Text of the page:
The early painting by Gerhard Richter that appears on the cover of this issue, now in the collection of New York’s Museum of Modern Art, was part of a gift from UBS to the museum that was championed by Donald B. Marron. The financier’s lifelong support of artists, cultural institutions, and philanthropic causes prepared a foundation for future generations to build upon and made him one of the best-known collectors of his time. A profile of Marron by Jacoba Urist appears in this issue. A beautifully illustrated article on Richter’s celebrated Cage paintings, and their presentation at Gagosian in Beverly Hills, includes a perceptive conversation between curator Hans Ulrich Obrist and the artist.
For our 2021 fiction series, the Quarterly is collaborating with pen America to publish short stories by authors in its advocacy and literary programs. We kick off the series with Writing for Justice Fellow Cleyvis Natera’s work of autofiction “Compass.” In it, we witness the women of an immigrant family struggle to define themselves within and against the confines of language, motherhood, and domestic violence.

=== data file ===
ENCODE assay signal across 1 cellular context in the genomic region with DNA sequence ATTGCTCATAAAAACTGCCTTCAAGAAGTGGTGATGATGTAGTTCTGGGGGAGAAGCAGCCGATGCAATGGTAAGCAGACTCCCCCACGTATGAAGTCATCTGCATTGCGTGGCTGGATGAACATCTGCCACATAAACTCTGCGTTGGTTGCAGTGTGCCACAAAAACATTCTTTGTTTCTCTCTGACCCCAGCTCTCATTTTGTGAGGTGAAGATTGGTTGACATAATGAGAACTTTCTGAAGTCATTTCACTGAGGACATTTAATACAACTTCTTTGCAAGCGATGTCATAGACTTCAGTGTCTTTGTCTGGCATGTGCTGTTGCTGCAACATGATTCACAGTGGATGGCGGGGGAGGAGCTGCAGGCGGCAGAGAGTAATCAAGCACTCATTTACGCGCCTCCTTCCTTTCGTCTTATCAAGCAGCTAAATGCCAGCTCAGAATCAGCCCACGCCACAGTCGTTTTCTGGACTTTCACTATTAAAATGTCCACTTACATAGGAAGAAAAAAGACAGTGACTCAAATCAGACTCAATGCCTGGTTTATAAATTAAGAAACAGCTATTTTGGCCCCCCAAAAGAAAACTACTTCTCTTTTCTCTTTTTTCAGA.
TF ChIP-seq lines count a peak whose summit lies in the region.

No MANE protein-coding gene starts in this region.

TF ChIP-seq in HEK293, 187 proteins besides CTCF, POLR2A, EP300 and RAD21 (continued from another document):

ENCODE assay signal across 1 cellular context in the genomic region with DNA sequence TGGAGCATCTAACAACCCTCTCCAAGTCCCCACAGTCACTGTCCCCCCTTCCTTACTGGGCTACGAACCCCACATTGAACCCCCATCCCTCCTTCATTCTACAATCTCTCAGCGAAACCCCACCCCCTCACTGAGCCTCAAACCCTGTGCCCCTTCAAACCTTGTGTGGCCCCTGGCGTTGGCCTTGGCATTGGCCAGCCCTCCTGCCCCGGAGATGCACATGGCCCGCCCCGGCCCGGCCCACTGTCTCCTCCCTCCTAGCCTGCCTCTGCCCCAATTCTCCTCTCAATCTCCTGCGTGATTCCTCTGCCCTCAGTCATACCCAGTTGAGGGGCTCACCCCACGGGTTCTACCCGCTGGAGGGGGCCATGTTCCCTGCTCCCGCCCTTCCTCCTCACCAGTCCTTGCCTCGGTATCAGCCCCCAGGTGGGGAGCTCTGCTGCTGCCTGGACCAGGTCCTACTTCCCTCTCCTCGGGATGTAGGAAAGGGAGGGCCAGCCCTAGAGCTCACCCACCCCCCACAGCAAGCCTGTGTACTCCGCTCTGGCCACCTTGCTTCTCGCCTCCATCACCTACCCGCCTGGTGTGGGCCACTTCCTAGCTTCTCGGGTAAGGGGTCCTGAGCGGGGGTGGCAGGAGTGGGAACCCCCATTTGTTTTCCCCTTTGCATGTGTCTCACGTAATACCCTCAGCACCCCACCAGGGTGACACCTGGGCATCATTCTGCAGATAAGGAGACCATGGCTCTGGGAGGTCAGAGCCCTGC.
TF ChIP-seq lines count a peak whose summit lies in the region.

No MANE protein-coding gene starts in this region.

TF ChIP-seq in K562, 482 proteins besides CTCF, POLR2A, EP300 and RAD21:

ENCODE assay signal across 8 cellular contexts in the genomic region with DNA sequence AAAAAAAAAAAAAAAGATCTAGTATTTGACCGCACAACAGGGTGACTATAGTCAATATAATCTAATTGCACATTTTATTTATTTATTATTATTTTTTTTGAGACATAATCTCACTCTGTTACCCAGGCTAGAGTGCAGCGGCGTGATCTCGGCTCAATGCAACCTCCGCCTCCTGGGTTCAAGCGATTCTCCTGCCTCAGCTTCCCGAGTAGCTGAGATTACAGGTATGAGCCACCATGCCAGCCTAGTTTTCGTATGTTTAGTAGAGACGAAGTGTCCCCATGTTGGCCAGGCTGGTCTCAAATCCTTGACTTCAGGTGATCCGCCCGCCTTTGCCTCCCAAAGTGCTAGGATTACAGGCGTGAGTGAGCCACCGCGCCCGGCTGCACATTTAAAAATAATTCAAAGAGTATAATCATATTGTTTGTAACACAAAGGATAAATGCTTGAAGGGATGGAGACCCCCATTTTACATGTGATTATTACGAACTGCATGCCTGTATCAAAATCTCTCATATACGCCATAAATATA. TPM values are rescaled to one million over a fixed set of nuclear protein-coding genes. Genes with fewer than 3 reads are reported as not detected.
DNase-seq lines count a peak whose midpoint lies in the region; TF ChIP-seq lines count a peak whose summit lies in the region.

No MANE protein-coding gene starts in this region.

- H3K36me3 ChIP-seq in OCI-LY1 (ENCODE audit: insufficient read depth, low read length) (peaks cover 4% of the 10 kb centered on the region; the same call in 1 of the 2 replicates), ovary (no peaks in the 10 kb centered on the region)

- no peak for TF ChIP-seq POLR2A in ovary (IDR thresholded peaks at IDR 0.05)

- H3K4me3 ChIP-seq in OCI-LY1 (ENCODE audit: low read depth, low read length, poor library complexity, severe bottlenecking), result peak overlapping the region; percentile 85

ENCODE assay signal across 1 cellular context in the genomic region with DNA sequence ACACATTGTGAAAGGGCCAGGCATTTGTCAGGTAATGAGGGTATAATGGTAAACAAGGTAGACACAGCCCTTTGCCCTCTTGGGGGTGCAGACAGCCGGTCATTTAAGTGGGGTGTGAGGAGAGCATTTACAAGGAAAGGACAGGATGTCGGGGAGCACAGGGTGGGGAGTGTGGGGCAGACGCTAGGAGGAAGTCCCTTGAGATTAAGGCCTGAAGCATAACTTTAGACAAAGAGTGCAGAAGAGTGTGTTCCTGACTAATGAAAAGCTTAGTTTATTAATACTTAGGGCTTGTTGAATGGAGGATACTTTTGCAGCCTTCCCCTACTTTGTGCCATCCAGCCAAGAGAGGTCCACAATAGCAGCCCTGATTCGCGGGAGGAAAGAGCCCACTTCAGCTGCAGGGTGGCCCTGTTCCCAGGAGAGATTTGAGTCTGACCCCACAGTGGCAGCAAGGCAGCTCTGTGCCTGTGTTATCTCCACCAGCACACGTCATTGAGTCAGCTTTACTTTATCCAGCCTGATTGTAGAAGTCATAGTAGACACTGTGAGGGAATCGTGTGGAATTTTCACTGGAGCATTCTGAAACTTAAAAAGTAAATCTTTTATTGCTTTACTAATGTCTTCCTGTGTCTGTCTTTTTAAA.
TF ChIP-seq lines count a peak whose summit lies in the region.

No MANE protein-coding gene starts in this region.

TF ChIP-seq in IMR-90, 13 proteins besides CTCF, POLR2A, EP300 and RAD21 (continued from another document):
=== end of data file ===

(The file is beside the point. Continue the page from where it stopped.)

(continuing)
Also inside the issue, we are inaugurating a new interview series, “An Eye on the Market.” For our first installment, market expert Laura Paulson brings clarity to the state of the art market in the wake of the pandemic and helps us to navigate next steps.
Elsewhere in the issue, Nathaniel Mary Quinn and Gisele Castro speak about exalt, a New York nonprofit working with and advocating for court-involved youth; Mark Stevens and Annalyn Swan talk to Michael Cary about their research into the life of Francis Bacon and the art of biography; Annette Leddy and Rani Singh dig into the diaries, photo archives, and research papers of art critics; Nicola Vassell interviews Ming Smith; John Elderfield describes his experience of The Lightning Field (1977), Walter De Maria’s legendary installation in New Mexico; readers will find a poem by Jonathan Galassi inspired by the photography of Cy Twombly; Raymond Foye writes on the mutual influence and enduring legacy of Jordan Belson and Harry Smith; and we present what might be the last interview with the late and beloved choreographer Aileen Passloff.
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